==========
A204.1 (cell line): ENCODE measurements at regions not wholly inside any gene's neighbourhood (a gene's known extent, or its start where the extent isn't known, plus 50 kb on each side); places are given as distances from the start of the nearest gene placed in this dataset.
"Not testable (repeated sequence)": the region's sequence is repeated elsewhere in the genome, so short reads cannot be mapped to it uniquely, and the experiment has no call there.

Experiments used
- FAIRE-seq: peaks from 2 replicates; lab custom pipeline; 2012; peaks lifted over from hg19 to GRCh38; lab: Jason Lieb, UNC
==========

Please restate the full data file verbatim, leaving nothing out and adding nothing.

A204.1 (cell line): ENCODE measurements at regions not wholly inside any gene's neighbourhood (a gene's known extent, or its start where the extent isn't known, plus 50 kb on each side); places are given as distances from the start of the nearest gene placed in this dataset.
"Not testable (repeated sequence)": the region's sequence is repeated elsewhere in the genome, so short reads cannot be mapped to it uniquely, and the experiment has no call there.

Experiments used
- FAIRE-seq: peaks from 2 replicates; lab custom pipeline; 2012; peaks lifted over from hg19 to GRCh38; lab: Jason Lieb, UNC